In our study, we have shown that NFI data can be used as a baseline to quantify impacts of a novel pathogen. Although other sources of mortality cannot be ruled out, due to the limitations of NFI data, our method represents a step forward from previous approaches, as mortality is explicitly modelled on a biological basis, and demonstrates that impacts on minor tree species growing in mixtures can be quantified. Including tree growth in our analysis allowed testing the resilience of the forest to possible pathogenic invaders and to devise the consequences in the mid-term. Concerning ash in Norway, we have shown that there has been an increasing mortality and reduction in growth after ash dieback was observed in the country. Although ash is a highly prolific species with a relatively high growth rate, it may not be able to buffer ash dieback, as no sign of growth compensation by the surviving trees was observed.

## Material and Methods

### Data sources

The tree level data were obtained from the Norwegian National Forest Inventory (NFI) entailing the period 1995–2014, corresponding to the 7th, 8th, 9th and 10th inventories (Table 2). The Norwegian NFI is a systematic inventory with permanent plots of 250 m2 in a 3 × 3 km grid, which are assessed on a five-year rotation basis. In this study, we considered all plots with ash trees (unique plots, N = 138) (Table 2). The NFI includes records concerning damage and tree mortality at plot and tree level, although it does not include the causes. We considered as living trees those trees that were categorized according to the NFI protocols as “the whole tree was alive”, otherwise they were considered dead (e.g. standing or lying dead). Those trees that were removed or not found were not considered. Trees were also excluded if they were categorized as dead in the previous inventory or there was no information on their status. All the ash trees assessed during the 7th NFI (1995–99) were alive, therefore these observations were used as a tree status reference and not included as observations for the models. For alive trees, diameter increment in five years was calculated by considering the difference in diameter size between two subsequent inventories. Measurements resulting in negative growth increment were assumed to have measurement errors, which affected to 2.8% of the total available trees. The models were fit both including and excluding these records; the results did not show any large deviations in the model parameters. Therefore, it was decided to exclude records with negative growth from the final version of the models.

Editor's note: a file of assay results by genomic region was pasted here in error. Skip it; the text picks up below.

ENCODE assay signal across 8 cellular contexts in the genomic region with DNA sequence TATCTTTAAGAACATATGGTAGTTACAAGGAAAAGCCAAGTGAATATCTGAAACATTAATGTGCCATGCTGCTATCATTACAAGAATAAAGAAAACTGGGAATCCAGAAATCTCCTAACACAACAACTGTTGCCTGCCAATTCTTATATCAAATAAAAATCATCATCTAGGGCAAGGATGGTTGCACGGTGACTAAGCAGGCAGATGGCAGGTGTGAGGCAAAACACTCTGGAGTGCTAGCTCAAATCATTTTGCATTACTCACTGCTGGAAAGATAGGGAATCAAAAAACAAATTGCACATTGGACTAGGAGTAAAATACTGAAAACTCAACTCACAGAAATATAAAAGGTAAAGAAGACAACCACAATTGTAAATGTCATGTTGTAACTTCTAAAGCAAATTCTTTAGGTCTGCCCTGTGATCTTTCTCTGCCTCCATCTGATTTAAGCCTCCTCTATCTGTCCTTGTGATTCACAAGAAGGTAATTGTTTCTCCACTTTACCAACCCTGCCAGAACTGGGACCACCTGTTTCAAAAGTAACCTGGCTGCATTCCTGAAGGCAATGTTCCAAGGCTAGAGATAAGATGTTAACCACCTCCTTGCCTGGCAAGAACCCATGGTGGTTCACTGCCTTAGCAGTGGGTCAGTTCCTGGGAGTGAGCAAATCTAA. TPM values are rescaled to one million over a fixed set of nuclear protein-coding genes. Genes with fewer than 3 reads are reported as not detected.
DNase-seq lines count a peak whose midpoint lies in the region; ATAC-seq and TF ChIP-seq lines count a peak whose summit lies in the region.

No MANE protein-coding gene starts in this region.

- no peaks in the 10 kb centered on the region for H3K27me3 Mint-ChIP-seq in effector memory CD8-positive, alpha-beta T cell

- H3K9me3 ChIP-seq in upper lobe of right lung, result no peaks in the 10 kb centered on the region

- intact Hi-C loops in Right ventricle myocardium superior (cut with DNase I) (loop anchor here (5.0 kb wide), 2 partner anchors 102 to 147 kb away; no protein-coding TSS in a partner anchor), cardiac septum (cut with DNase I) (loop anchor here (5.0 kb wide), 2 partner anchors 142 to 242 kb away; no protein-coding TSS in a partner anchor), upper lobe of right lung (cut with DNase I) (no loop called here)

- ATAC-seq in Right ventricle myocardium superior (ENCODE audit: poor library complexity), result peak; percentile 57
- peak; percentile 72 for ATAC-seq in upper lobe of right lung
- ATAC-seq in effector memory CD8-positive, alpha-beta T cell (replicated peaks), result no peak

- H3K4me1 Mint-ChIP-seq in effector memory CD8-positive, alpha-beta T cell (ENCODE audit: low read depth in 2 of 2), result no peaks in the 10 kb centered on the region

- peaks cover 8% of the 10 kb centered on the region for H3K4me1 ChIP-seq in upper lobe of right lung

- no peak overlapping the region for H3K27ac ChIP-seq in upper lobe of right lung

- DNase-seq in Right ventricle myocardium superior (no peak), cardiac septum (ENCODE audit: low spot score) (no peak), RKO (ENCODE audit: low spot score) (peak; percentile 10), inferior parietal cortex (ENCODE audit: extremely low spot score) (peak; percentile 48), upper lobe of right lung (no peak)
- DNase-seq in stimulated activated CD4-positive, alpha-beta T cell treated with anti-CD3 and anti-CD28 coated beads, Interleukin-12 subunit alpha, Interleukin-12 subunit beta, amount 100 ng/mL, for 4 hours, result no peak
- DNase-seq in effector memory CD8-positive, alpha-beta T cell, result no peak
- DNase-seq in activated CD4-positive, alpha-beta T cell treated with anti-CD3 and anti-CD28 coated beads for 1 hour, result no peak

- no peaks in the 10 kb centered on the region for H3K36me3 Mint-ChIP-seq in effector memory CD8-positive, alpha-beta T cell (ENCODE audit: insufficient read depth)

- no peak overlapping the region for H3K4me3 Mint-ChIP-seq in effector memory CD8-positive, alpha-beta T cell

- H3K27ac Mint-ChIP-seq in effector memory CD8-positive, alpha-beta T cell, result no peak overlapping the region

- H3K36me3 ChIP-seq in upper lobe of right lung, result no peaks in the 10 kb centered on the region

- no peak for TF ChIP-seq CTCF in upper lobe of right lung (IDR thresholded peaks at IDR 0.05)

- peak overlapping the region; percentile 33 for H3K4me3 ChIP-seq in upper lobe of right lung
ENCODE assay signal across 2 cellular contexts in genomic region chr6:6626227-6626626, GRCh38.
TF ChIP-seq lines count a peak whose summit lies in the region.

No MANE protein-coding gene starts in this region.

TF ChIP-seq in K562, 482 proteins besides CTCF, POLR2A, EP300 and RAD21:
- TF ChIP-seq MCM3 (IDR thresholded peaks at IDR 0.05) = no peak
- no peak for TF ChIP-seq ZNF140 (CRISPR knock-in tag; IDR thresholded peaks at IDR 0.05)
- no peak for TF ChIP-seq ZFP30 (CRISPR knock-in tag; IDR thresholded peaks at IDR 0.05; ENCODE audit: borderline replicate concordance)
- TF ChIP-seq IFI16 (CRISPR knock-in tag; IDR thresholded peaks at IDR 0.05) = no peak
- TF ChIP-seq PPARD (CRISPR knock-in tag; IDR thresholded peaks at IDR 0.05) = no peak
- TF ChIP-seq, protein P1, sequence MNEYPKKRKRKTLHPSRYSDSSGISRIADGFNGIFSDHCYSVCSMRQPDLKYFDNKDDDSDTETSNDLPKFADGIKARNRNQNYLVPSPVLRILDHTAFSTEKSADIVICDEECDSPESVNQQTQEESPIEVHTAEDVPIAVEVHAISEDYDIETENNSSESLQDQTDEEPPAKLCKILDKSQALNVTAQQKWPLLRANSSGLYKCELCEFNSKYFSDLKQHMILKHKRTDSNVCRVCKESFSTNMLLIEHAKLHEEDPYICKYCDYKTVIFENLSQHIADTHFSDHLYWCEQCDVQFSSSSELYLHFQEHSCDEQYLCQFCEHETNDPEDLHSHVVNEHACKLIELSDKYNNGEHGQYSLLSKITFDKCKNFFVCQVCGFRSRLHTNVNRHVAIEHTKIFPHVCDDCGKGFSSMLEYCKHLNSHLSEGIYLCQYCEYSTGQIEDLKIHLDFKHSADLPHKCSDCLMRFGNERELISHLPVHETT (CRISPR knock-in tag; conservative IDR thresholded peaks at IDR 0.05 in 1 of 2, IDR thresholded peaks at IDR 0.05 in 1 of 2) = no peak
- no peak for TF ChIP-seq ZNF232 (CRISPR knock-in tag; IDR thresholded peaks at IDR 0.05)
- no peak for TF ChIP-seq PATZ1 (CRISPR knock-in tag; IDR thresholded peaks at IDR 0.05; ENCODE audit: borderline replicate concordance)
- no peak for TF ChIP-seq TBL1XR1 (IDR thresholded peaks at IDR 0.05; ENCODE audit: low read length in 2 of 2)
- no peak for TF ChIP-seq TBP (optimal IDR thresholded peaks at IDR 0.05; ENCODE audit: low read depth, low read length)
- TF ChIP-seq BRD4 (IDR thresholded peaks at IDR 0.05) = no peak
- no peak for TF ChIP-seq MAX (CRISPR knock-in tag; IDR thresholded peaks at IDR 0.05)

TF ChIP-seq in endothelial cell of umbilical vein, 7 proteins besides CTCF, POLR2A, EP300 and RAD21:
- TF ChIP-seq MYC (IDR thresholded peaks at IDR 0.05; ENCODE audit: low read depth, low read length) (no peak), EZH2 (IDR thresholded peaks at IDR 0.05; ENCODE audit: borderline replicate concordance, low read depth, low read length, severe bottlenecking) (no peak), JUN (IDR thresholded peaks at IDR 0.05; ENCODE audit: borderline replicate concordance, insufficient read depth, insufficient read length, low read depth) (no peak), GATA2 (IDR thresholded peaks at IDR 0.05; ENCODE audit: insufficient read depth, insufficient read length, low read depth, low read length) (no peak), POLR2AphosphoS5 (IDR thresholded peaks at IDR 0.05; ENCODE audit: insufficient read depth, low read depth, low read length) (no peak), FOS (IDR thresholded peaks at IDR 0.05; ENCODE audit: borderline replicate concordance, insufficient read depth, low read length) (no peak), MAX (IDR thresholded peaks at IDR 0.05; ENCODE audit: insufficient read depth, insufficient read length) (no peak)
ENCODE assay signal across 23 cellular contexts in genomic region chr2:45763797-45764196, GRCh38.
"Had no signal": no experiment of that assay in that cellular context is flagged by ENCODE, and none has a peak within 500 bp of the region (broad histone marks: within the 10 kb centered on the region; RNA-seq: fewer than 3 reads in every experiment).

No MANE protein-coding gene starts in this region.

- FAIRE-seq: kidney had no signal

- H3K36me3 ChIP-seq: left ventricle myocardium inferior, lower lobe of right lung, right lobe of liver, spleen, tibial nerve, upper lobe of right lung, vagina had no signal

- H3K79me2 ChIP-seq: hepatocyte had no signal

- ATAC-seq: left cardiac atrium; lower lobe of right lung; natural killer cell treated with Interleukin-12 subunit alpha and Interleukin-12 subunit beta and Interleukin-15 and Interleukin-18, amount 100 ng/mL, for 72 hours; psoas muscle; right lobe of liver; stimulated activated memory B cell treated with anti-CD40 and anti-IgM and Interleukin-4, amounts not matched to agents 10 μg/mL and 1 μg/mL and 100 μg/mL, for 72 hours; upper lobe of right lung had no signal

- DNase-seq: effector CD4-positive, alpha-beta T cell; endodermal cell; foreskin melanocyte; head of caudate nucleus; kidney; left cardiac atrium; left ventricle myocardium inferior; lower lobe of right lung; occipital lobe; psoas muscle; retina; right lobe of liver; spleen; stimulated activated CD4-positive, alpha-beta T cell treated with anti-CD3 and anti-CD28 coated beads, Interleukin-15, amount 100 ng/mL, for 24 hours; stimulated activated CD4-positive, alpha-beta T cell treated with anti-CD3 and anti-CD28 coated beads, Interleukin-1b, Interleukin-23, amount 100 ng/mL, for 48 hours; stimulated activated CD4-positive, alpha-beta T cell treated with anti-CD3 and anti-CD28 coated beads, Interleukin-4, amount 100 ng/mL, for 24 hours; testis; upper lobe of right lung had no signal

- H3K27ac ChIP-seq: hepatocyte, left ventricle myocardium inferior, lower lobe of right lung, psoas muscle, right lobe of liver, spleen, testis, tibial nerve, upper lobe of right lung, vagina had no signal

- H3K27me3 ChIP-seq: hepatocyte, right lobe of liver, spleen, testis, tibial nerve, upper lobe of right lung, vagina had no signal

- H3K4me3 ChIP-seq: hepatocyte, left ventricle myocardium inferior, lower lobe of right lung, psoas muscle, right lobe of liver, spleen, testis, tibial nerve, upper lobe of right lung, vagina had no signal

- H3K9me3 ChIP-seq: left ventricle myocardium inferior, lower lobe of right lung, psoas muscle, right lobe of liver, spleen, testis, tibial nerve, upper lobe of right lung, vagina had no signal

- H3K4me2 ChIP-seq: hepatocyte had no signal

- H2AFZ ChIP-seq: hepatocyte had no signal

### Statistical analysis

#### Mortality models

The mortality models predict the probability of an ash tree to die in a 5-year period. The response variable is then the ash tree status, dead or alive. This type of analysis is often addressed by using a logistic function. In our case, there is an additional feature: since the records are based on forest inventory data, where trees are grouped in plots, and measured in three consecutive inventories, the data forms a three-level hierarchy (i.e. a tree i is alive or dead in plot j, in time t). To accommodate this, we took a generalized linear mixed model approach, where the data can be grouped by using random factors. Thus, the general structure was modelled after a binary logistic and using the logit equation as link function, where the distribution of the binomial response variable $${Y}_{ijt}$$ for a tree i in plot j at time t depends on a set of $$k$$ explanatory variables $${{\boldsymbol{X}}}_{ijt}=({X}_{ijt1},{X}_{ijt2},\ldots {X}_{ijtk})$$, following:

$${Y}_{ijt}={\rm{dead}}(1)\,{\rm{or}}\,{\rm{alive}}(0)$$
$${Y}_{ijt} \sim {\rm{binomial}}(1,{P}_{ijt})$$

$$g(P)=logit(P)=log\left(\frac{P}{1-P}\right)={\beta }_{0}+{\beta }_{1}{X}_{1}+{\beta }_{2}{X}_{2}+\ldots +{\mu }_{t}+{\mu }_{jt}$$
(1)

where $${P}_{ijt}$$ is the probability of a tree mortality i in plot j at time t, $${\boldsymbol{\beta }}=({\beta }_{0},{\beta }_{1},\ldots {\beta }_{n})$$ are the model parameters to be estimated, and μt and μjt are the deviations from the intercept of amount μ for plot j in the inventory t (as between-plot and between-inventories random factor), considered independent and identically distributed with mean = 0 and a constant variance $${\sigma }_{plot}^{2}$$ and $${\sigma }_{nfi}^{2}$$. Although initially we contemplated the option of including random factors also affecting the slope of the variables, this resulted in difficulties to fit the models, given the limited amount of data.